Many strategies to prevent or ameliorate bronchopulmonary dysplasia (BPD) have been evaluated so far. Evidence for a short-term preventive effect exists for the repetitive intramuscular administration of high doses of vitamin A. Oxygen supplementation remains an important therapeutic strategy for patients with established BPD. Targeting infants at lower oxygen saturation seems to reduce long-term pulmonary morbidity without increasing the risk of adverse neurosensory outcome. In addition, prophylactic or very early surfactant administration in very immature infants may have a beneficial effect on the incidence of BPD. Currently, there is no sufficient evidence for the routine use of inhaled nitric oxide for the prevention of BPD. A temporary use of diuretics can improve lung function and oxygenation in these infants. Nonetheless, existing data do not justify a sustained diuretic therapy.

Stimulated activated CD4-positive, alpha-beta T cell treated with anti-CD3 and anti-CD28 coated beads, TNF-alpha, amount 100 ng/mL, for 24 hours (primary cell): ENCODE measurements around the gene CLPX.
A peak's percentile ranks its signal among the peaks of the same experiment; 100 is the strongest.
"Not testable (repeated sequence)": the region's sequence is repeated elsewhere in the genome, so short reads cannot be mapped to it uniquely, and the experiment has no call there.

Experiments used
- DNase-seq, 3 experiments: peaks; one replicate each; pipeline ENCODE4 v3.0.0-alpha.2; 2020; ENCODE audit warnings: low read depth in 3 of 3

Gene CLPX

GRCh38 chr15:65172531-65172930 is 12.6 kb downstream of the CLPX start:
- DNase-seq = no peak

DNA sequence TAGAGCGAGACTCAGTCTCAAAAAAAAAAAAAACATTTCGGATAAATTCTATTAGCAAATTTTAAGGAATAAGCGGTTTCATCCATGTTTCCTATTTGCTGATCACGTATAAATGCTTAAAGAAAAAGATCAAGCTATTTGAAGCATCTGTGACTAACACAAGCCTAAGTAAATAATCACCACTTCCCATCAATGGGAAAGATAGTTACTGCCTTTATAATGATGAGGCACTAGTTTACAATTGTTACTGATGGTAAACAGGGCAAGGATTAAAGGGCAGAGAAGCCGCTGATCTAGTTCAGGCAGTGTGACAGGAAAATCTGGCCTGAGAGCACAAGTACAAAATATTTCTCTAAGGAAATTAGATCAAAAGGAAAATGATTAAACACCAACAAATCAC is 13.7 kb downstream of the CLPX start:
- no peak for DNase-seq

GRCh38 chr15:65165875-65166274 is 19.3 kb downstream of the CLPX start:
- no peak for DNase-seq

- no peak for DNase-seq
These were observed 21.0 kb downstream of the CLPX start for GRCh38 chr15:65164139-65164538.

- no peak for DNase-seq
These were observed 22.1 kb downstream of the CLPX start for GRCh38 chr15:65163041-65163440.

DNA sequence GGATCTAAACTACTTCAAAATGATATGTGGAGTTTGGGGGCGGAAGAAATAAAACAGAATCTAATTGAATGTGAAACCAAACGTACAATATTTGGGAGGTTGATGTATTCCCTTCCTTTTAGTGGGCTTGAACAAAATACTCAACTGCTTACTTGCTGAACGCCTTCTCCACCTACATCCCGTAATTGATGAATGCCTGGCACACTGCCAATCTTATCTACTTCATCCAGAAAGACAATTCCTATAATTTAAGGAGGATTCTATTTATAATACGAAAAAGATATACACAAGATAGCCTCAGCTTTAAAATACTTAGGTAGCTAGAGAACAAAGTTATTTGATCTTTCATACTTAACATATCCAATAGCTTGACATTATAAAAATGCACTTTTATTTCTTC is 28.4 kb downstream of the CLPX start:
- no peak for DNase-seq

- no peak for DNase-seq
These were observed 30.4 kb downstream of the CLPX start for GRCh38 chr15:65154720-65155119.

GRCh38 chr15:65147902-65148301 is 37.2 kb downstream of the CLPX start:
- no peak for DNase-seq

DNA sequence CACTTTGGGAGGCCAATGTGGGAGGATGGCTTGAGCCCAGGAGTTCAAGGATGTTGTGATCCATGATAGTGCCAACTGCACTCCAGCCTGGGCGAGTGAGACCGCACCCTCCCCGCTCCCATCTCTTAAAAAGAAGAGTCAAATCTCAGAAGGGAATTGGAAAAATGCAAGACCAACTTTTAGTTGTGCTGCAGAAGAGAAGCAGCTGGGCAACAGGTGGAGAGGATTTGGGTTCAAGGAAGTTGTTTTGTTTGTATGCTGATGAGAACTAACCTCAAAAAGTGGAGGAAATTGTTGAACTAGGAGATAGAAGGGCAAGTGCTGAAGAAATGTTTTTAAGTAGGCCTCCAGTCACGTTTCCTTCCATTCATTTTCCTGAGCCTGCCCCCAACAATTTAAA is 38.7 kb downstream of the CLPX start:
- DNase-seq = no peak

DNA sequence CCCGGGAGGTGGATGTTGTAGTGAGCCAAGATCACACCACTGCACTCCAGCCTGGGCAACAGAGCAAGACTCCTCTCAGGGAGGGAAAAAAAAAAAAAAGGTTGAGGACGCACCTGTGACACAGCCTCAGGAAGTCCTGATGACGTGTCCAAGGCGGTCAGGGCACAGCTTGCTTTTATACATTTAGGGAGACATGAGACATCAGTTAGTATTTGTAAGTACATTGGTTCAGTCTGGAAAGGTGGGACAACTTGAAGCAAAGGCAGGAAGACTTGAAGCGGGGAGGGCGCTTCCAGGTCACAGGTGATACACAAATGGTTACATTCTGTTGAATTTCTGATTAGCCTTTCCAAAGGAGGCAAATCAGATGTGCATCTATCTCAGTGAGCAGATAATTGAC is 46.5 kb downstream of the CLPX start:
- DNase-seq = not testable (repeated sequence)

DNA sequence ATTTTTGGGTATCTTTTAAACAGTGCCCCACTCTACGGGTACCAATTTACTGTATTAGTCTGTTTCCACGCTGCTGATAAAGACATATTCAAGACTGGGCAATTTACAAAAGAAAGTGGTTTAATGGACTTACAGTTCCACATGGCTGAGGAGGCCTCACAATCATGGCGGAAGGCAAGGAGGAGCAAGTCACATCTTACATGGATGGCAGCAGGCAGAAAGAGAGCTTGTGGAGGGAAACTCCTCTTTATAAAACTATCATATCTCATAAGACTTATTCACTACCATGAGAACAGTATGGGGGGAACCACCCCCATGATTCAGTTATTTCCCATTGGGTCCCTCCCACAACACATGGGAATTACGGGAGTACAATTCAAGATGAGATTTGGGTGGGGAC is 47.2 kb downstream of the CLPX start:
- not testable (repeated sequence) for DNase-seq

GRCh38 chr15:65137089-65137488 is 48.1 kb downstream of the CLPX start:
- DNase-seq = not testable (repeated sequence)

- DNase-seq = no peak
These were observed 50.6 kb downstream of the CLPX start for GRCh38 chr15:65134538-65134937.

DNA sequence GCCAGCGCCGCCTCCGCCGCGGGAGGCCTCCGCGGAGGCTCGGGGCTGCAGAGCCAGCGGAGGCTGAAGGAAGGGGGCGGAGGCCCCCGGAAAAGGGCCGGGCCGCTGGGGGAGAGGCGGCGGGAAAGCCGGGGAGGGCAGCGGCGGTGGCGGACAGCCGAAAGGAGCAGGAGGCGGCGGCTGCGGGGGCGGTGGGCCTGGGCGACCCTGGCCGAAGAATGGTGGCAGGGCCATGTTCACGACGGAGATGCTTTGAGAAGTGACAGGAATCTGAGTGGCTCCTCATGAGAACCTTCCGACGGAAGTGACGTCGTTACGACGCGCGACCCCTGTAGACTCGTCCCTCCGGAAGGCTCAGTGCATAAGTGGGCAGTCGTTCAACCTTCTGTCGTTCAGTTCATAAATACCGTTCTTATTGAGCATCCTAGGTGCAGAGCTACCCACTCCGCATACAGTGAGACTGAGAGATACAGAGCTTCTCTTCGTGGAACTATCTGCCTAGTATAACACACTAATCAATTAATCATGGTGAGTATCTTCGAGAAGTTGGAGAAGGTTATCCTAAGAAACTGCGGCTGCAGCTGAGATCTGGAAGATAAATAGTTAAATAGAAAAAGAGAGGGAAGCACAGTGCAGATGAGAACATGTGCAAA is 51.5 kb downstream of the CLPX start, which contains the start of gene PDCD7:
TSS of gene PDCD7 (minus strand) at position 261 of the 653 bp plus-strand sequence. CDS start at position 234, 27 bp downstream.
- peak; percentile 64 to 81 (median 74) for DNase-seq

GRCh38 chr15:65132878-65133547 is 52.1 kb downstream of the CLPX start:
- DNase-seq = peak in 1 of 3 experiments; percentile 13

As the pathogenesis of BPD is multifactorial, it is unlikely that one single agent will be identified as a “miracle drug” in the prevention or treatment of the disease. The “miracle drug” of the 1990s, dexamethasone, has almost completely lost its role in the management of extremely premature infants. Superoxide dismutase and α1-proteinase inhibitor have not yet been proved to reduce the risk of moderate or severe BPD. The effects of other anti-inflammatory substances still have to be assessed in detail. The early administration of caffeine for the prophylaxis and treatment of apnoea of prematurity has been shown to reduce the risk of BPD and to improve the rate of survival without neurodevelopmental disability at follow-up.